At the age of 15, my dad (Terry – the oldest boy and second oldest child) became a full-time farmhand and inherited the farm when my grandfather passed away in 2000.


I am the youngest of four children to Terry and Majella (nee Mathers, Newry). Just like my siblings, I have grown up on the farm. My father stopped growing potatoes before I was born, and we are now a beef cattle farm.

Some of my earliest memories from the farm are from painting the round bales, so the crows did not pick at them and help with TB testing and calving.

Bucket feeding my pet calf, Michael, after his mother died, has to be the most prominent memory from my childhood. The job of bottle or bucket feeding the calves still tends to fall to me.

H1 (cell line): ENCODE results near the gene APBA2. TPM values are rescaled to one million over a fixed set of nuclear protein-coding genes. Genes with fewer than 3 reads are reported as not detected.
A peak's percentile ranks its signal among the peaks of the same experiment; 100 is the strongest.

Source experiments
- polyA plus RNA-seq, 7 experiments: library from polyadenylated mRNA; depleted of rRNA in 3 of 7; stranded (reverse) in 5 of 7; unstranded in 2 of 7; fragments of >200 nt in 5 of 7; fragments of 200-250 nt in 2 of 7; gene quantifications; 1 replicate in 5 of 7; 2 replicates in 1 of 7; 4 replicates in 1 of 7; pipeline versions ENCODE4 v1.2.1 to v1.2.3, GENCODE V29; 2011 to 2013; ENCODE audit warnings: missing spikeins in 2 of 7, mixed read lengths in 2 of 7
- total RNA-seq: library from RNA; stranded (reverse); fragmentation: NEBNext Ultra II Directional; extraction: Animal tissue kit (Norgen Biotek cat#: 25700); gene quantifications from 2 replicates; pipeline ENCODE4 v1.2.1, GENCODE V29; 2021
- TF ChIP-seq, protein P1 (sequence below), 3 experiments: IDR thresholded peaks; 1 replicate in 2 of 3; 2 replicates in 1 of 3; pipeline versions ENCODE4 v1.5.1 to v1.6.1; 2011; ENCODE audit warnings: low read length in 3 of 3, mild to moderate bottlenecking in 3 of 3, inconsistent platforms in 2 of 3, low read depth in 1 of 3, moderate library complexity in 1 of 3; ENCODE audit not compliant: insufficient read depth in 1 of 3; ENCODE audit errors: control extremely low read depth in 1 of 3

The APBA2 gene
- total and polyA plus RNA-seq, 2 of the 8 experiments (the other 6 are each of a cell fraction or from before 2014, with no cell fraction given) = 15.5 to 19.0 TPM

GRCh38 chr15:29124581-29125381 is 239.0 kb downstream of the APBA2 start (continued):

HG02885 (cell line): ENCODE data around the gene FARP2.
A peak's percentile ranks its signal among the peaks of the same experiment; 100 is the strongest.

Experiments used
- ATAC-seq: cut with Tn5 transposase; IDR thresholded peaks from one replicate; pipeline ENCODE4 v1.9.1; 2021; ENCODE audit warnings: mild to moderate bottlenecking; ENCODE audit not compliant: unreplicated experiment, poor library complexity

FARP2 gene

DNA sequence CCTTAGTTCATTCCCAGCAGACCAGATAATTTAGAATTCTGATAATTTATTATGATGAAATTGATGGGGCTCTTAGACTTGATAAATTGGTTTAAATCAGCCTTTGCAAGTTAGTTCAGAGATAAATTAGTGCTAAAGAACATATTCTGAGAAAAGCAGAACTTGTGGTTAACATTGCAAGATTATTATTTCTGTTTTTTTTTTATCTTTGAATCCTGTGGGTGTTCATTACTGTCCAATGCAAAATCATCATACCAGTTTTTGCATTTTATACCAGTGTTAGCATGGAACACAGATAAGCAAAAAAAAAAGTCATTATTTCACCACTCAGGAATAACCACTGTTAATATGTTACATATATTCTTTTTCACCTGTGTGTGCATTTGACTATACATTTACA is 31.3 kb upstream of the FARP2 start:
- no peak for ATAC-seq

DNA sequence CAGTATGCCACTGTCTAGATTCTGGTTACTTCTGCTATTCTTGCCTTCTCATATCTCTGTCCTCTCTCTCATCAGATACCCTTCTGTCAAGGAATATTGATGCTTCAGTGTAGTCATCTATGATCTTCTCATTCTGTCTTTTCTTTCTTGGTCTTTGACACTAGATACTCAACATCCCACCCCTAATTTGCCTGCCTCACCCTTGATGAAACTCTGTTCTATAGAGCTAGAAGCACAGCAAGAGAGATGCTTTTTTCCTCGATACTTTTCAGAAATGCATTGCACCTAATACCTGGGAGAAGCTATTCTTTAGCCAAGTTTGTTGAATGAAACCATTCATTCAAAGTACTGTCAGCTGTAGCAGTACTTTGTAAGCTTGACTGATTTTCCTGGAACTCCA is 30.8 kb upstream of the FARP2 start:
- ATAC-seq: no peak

Michael was named after singer Michael Jackson (MJ) as he was born the same MJ died.

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Country music

Besides, music icons have always played a shaping role in my life, from the American Country greats to the Irish.

From watching videos of Loretta Lynne, Patsy Cline and Dolly Parton to seeing Philomena Begley and Susan McCann live, the females that have graced the stages before me have definitely left an impression and enforced a passion for one day hopefully filling their shoes.

My dog, Cash, is named after the legendary Johnny Cash, and I named a heifer calf born on the same day as her namesake Dolly Parton.

Even my final year college thesis was based upon Dolly Parton; a first-class grade was awarded for this.

I grew up with parents who frequently went to dances in the Sheepsbridge, Newry.

When I was old enough, I joined mum and dad at concerts and followed the BBC Radio Ulster Hugo Duncan’s roadshow during the summer months with my mum and family friend, Vera Taylor.